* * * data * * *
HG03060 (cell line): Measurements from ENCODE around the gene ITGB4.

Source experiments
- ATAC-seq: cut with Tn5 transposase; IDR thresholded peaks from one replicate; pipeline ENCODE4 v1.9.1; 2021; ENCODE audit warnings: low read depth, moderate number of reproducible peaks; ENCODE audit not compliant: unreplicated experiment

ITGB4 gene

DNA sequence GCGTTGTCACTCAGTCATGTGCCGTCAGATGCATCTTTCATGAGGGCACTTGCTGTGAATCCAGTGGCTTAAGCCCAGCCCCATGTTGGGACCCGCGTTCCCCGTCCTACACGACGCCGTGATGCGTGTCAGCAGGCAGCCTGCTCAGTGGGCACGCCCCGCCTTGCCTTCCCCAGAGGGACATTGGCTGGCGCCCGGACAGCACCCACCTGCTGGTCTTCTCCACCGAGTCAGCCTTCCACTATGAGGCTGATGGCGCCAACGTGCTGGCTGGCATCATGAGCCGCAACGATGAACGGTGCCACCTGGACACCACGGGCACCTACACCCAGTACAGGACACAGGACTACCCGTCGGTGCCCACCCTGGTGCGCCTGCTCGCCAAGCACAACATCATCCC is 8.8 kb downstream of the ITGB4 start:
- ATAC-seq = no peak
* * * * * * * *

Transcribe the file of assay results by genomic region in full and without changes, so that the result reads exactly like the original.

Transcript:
HG03060 (cell line): Measurements from ENCODE around the gene ITGB4.

Source experiments
- ATAC-seq: cut with Tn5 transposase; IDR thresholded peaks from one replicate; pipeline ENCODE4 v1.9.1; 2021; ENCODE audit warnings: low read depth, moderate number of reproducible peaks; ENCODE audit not compliant: unreplicated experiment

ITGB4 gene

DNA sequence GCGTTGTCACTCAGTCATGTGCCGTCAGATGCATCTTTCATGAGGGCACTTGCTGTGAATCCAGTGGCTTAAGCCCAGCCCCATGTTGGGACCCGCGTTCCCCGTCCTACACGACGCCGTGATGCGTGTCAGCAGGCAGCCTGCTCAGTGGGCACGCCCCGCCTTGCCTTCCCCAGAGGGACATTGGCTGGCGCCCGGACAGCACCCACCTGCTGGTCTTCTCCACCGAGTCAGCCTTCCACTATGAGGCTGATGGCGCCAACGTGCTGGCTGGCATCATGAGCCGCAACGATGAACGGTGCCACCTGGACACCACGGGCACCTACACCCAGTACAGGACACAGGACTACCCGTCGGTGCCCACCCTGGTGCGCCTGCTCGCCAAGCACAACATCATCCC is 8.8 kb downstream of the ITGB4 start:
- ATAC-seq = no peak